Composed by two scribes in the 10th century, this composite manuscript contains letters and poems by authors including Gregory of Nazianzus, Leo Magister, and Hierocles. It is best-known, however, for being the sole surviving copy of the so-called ‘Letters of the Anonymous Professor’ (Professoris Anonymi Epistulae), the correspondence of a struggling and under-appreciated language and literature teacher based in 10th-century Constantinople. The letters provide a valuable insight into academic life in Byzantium.

The manuscript was originally copied in Constantinople, but by the 15th century was in southern Italy, where the unfinished parchment volume was completed on paper. It appears then to have moved to Spain, as suggested by the Spanish inscription on the final folio, possibly as part of the group of manuscripts acquired from the Senate of Messina by Juan Francisco Pacheco y Téllez-Girón, 4th Consort Duke of Uceda (1649-1718).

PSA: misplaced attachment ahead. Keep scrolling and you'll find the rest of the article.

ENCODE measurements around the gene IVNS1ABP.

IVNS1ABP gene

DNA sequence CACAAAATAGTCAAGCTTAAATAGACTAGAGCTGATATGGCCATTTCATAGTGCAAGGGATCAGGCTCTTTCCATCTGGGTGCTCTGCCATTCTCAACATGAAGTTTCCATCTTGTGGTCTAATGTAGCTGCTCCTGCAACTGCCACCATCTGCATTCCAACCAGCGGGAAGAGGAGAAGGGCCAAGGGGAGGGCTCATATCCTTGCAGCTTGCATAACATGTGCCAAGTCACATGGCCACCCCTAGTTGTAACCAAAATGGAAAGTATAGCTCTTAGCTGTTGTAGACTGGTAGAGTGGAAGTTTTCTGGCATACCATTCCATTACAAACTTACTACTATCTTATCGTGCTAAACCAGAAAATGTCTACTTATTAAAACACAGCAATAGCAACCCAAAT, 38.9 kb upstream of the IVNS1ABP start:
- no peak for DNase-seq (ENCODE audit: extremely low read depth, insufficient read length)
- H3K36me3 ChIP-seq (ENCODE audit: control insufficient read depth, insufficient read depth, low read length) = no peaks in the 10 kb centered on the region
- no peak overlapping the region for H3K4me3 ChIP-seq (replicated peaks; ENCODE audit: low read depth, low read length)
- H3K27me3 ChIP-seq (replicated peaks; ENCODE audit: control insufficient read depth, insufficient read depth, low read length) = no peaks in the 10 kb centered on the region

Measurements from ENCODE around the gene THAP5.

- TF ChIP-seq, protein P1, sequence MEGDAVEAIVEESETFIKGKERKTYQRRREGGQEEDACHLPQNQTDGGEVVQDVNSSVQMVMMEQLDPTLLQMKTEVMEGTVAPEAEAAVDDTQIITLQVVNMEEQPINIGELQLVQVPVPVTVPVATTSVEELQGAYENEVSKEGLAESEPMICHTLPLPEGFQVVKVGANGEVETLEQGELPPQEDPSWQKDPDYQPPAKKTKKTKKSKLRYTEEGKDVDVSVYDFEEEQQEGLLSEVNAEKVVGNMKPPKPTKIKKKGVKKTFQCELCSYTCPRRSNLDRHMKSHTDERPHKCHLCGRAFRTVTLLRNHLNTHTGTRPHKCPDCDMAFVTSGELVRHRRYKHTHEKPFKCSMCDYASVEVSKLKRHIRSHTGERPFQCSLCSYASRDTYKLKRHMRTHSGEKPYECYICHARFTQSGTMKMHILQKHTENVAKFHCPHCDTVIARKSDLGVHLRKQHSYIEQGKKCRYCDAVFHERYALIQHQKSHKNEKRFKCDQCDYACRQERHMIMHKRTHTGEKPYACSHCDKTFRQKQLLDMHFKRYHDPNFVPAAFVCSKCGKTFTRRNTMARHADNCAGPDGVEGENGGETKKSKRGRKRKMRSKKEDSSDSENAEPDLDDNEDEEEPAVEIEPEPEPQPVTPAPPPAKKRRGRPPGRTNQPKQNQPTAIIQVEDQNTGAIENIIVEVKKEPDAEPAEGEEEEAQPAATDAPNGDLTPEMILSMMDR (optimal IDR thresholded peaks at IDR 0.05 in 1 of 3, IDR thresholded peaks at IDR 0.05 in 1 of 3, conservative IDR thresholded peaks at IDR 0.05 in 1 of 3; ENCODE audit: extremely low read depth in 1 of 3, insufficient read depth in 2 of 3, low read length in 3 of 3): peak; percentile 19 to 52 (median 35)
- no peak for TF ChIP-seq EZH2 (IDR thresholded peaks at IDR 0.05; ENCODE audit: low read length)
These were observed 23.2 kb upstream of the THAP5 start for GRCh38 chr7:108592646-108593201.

It was purchased by the British Museum from Quaritch booksellers in 1903.